In anticipation of those proceedings, Reiss filed a letter brief seeking clarification on the scope of permissible discovery. (Letter from Richard E. Haftel to the Court, dated Jan. 2, 2002). Reiss indicated that he would seek discovery of matters occurring in 1992 through 1995. (Letter from Richard F. Haftel to the Court, dated January 25, 2002 ("Haftel Letter").) At a status conference held before the Court on January 4, 2002, Defendants stated that they would oppose Reiss's efforts to obtain discovery regarding any matter beyond the events that occurred following Reiss's initial meeting with Juliard in July of 1992. Defendants assert that Reiss may seek discovery only on the alleged date of his engagement by Juliard, which Reiss identifies in the complaint as July 1992, and may not pursue any inquiry that may touch upon the merits of the action in any way.

The Court ordered further briefing to assist it in identifying the scope of discovery to which Reiss is entitled at this stage of litigation.


Because federal courts are courts of limited jurisdiction, they must police subject matter delineations on their own initiative. See Fed. R. Civ. P. 12(h); Ruhrgas AG v. Marathon Oil Co., 526 U.S. 574, 583 (1999) (citing Fed. R. Civ. P. 12(h)); Lyndonville Savings Bank & Trust Co. v. Lussier, 211 F.3d 697, 700 (2d Cir. 2000) ("[F]ailure of subject matter jurisdiction is not waivable and may be raised at any time by a party or by the court sua sponte.") Creaciones Con Idea, S.A. de C.V. v. Confecciones, S.A. de C.V., 75 F. Supp.2d 279, 280-81 (S.D.N.Y. 1999) (sua sponte dismissal for lack of subject matter jurisdiction under 28 U.S.C. § 1332). The Court is now asked to decide whether, in furtherance of the Court's jurisdictional analysis, Reiss's examination of the French Officials should be limited to the events that occurred in 1992 and only in the United States, or, encompass matters during the time period of 1992 through 1995 both in the United States and, to the extent bearing on the jurisdictional issue, in France as well.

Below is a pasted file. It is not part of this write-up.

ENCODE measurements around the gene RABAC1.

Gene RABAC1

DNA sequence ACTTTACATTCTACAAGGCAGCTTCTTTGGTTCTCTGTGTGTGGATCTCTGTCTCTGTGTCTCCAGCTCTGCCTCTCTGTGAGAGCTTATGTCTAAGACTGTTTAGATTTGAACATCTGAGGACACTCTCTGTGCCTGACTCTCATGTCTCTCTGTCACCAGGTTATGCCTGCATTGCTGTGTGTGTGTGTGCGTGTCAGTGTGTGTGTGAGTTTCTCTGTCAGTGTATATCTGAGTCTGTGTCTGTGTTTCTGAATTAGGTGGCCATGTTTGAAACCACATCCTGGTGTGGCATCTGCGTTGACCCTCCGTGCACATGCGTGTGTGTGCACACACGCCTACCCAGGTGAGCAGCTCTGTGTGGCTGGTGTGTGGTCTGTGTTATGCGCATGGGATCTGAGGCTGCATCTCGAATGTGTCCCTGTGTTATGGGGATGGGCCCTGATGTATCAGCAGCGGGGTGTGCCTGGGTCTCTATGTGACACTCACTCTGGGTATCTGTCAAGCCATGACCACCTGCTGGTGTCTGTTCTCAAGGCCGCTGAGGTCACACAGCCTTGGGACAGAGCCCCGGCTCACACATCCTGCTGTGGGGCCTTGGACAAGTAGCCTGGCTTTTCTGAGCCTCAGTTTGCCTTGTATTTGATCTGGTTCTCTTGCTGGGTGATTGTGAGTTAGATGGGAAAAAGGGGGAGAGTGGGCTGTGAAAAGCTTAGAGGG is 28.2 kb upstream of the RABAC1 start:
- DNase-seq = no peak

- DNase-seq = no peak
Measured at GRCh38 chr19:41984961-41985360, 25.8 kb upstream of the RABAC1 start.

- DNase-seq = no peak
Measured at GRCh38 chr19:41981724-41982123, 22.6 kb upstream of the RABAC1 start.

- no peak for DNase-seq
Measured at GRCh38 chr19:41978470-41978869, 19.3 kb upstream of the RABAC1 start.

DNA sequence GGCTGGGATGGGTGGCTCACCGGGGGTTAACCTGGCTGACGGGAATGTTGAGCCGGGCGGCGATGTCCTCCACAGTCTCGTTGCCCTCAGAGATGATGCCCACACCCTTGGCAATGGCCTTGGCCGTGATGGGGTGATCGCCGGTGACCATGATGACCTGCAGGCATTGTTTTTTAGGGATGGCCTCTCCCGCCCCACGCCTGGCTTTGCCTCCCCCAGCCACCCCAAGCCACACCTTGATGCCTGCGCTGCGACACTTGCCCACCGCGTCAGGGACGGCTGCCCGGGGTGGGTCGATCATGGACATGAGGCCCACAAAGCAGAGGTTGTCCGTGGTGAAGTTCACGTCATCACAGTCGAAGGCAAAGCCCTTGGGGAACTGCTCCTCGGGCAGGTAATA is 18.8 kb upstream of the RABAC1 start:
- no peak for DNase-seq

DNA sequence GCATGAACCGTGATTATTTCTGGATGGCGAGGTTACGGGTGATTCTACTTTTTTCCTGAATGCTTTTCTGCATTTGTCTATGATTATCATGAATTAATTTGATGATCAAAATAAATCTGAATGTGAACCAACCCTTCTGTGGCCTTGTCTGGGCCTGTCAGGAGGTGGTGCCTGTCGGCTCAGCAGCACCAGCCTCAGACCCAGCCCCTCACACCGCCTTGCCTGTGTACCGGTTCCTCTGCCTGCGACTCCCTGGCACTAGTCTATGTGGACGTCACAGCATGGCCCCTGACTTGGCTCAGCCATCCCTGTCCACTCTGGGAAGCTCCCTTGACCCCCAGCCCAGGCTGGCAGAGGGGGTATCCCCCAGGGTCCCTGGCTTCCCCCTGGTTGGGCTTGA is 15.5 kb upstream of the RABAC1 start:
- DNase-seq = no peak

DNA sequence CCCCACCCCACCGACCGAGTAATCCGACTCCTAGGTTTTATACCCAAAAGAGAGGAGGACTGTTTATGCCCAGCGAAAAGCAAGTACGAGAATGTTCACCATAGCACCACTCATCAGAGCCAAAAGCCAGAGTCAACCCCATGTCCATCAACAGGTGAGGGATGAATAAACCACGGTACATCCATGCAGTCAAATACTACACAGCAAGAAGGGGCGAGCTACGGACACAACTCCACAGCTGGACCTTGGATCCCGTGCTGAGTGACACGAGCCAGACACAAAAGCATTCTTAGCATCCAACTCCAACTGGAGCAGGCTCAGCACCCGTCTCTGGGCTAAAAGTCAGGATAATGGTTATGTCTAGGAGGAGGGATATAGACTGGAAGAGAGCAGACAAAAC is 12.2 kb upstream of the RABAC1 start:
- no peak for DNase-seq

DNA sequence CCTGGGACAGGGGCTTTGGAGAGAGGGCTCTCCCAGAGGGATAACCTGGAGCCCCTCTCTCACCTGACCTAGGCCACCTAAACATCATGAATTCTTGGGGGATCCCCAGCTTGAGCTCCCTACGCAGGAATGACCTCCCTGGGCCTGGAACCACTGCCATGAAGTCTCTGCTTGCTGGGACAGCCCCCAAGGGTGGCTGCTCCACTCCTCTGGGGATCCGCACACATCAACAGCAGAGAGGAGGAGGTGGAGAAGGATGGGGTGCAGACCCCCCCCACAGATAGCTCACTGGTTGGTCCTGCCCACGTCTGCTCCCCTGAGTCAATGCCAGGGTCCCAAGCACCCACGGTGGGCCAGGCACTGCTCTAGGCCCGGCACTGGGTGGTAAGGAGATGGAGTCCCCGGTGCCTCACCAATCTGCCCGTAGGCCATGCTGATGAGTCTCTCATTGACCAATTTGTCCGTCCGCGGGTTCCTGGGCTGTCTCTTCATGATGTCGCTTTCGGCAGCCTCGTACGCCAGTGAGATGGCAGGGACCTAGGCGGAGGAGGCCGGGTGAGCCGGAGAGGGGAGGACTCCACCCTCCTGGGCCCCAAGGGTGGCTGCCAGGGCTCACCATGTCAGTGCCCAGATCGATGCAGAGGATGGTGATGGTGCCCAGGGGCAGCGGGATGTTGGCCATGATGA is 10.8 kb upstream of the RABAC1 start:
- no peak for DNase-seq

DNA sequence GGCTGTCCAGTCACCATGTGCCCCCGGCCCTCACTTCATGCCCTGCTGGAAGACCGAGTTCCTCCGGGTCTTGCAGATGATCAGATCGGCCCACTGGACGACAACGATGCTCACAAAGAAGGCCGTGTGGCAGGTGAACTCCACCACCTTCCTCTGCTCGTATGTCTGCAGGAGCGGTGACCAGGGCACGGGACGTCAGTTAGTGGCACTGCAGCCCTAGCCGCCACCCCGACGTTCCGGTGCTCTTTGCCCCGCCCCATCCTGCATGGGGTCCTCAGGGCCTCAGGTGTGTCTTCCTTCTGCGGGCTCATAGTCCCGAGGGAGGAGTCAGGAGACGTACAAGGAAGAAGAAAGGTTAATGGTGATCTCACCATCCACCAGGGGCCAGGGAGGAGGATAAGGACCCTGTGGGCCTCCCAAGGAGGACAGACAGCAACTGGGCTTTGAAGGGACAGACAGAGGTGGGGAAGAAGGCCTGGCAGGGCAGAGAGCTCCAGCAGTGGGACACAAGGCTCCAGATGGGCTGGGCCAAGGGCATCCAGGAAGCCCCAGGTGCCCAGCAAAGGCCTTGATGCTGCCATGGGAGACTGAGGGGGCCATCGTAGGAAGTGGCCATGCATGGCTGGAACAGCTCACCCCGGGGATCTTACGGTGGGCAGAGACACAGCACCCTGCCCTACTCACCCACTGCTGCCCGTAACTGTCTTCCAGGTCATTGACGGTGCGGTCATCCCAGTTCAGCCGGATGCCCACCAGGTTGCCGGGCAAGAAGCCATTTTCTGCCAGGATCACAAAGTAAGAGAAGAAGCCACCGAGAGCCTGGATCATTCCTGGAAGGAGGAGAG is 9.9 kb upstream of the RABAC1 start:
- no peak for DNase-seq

According to Defendants, "the only relevant question pertaining to this Court's jurisdiction over Societe Centrale is whether Mr. Juliard, as a representative of Societe Centrale, hired Mr. Reiss in July of 1992 in the United States." (Letter of Lawrence W. Newman to the Court, dated January 18, 2002 (emphasis in original).) The Court finds that Defendants' position on this point is untenable. Defendants would have FSIA jurisdiction inquiry limited to acts taken by individuals pre-authorized to represent foreign states and taken only when physically present in the United States. Neither the FSIA, the Second Circuit case law or holding in this action, nor the rules of agency compel such a convergence of time, place and authorization.*fn2 As the Court explains below, a party's ratification, that is, subsequent approval of an agent's performance, may support a finding of jurisdiction under the FSIA, even if such approval is granted and transmitted from abroad.

Under the FSIA, "a foreign state is presumptively immune from the jurisdiction of the United States courts; unless a specified exception applies, a federal court lacks subject matter jurisdiction over a claim against a foreign state." Saudi Arabia v. Nelson, 507 U.S. 349, 355 (1993); see also 28 U.S.C. § 1604, 1605; Reiss, 235 F.3d at 746. As the Second Circuit held and the parties here agree, "the only arguable exception upon which Reiss may rely is the `commercial activity' exception" which confers subject matter jurisdiction upon federal courts in any case:

[I]n which the action is based upon a commercial activity carried on in the United States by a foreign state; or upon an act performed in the United States in connection with a commercial activity of the foreign state elsewhere; or upon an act outside the territory of the United States in connection with a commercial activity of ...